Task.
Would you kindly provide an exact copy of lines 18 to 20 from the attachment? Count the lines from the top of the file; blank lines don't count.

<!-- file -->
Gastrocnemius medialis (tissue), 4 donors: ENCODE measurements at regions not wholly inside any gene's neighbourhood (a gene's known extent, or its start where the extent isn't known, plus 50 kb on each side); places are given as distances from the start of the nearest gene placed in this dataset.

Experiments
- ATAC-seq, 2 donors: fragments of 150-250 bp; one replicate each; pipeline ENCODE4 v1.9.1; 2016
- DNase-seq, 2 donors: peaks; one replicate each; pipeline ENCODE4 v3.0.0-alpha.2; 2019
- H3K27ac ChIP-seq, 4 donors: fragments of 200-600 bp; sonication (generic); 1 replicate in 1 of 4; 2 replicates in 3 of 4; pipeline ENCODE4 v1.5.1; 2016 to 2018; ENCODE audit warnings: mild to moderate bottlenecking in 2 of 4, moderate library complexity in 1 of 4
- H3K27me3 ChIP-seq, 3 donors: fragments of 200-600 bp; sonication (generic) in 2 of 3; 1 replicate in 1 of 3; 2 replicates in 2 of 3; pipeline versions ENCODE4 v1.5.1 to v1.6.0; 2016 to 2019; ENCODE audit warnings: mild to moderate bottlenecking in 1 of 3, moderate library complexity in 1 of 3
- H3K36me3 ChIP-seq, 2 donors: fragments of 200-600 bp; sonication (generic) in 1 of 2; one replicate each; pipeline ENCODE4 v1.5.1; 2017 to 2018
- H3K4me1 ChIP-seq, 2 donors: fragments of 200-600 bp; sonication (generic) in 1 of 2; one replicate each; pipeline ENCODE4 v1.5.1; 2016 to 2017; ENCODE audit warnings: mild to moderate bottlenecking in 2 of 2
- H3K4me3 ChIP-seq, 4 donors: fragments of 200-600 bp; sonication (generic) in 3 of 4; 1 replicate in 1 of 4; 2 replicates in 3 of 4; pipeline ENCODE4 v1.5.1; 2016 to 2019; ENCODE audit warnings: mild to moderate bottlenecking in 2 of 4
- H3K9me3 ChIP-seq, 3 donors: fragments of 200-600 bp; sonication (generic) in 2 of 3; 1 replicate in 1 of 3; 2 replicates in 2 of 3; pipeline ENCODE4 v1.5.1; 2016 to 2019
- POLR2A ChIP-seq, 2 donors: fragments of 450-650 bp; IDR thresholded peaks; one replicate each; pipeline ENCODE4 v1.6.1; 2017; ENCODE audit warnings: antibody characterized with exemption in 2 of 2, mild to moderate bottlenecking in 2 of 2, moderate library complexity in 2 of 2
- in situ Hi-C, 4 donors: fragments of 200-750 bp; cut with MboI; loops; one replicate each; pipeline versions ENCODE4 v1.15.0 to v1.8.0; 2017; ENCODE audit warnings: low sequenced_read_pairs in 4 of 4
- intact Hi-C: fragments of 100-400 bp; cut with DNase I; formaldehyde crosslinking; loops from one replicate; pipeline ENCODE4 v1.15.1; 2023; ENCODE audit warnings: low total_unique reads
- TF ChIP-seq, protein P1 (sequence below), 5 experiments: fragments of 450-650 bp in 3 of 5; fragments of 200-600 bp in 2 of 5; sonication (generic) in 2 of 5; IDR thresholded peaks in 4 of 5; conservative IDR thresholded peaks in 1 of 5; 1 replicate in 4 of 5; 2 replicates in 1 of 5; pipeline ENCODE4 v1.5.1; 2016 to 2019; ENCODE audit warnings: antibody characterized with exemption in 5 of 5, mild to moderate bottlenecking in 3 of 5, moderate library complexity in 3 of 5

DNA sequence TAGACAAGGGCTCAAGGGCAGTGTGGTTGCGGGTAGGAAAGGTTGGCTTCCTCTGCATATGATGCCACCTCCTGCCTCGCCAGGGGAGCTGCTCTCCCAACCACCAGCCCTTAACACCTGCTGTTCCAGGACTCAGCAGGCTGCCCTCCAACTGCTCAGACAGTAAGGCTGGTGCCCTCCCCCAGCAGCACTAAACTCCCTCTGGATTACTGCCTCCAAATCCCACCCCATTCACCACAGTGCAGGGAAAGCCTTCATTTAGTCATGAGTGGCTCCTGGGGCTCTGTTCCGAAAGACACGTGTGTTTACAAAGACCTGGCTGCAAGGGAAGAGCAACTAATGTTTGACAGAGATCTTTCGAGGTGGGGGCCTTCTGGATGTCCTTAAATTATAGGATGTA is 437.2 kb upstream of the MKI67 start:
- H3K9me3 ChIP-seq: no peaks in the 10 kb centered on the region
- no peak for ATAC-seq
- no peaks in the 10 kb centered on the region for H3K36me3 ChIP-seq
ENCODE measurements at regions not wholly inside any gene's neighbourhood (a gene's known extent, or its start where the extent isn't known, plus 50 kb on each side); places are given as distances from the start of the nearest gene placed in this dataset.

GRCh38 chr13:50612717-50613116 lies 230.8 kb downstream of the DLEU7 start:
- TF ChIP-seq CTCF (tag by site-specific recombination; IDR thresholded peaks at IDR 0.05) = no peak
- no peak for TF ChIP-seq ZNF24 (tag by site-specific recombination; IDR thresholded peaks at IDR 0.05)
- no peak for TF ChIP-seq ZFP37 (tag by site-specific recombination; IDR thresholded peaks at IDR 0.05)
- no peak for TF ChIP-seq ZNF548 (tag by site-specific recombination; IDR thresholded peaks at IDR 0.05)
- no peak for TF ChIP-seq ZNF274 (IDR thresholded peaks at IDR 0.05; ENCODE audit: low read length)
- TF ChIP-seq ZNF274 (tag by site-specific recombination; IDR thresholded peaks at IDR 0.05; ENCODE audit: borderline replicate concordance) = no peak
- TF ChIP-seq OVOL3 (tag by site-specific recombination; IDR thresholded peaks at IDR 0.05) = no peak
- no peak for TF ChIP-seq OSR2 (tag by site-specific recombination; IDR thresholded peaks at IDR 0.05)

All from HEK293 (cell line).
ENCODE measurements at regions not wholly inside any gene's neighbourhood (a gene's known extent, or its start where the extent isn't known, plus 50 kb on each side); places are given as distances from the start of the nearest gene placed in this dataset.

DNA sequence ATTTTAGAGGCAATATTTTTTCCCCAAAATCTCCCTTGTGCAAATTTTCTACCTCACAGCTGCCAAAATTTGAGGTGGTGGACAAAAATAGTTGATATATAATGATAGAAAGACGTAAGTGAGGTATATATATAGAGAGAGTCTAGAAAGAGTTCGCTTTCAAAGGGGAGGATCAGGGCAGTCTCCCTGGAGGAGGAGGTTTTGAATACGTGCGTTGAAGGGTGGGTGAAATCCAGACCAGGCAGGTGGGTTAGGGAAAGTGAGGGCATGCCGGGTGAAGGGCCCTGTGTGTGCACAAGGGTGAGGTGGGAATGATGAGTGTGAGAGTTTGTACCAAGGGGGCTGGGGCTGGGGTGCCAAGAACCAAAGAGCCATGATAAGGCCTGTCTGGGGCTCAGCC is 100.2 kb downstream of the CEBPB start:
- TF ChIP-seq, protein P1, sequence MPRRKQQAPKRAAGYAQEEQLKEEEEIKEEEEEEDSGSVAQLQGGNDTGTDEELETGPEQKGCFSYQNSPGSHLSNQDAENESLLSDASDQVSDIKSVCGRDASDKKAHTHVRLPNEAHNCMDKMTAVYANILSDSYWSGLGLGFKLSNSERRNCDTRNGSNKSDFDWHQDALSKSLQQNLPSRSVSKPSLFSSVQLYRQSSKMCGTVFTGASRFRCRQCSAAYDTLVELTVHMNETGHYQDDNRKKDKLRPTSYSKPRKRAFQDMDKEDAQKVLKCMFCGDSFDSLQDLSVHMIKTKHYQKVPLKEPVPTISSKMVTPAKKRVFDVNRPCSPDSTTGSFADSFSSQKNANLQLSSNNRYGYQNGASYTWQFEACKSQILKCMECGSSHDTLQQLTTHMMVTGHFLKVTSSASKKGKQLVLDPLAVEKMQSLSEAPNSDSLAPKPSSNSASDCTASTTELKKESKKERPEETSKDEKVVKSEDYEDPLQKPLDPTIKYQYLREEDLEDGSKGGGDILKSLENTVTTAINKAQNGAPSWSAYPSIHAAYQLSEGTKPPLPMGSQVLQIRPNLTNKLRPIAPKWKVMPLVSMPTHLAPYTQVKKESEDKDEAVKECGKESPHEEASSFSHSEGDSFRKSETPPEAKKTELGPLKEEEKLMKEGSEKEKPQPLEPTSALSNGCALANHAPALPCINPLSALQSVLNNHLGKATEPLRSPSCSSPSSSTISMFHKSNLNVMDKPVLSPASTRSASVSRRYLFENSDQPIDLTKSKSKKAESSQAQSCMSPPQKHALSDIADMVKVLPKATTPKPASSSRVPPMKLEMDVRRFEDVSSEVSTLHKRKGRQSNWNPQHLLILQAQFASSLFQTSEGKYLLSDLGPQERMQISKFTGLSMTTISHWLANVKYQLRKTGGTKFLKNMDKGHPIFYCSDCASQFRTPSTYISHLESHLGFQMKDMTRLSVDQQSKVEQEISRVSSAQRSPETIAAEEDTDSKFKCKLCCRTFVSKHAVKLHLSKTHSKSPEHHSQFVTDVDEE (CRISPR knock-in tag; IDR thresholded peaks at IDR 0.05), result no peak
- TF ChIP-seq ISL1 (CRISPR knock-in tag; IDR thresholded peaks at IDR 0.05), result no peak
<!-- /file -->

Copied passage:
- no peaks in the 10 kb centered on the region for H3K36me3 ChIP-seq
ENCODE measurements at regions not wholly inside any gene's neighbourhood (a gene's known extent, or its start where the extent isn't known, plus 50 kb on each side); places are given as distances from the start of the nearest gene placed in this dataset.

GRCh38 chr13:50612717-50613116 lies 230.8 kb downstream of the DLEU7 start: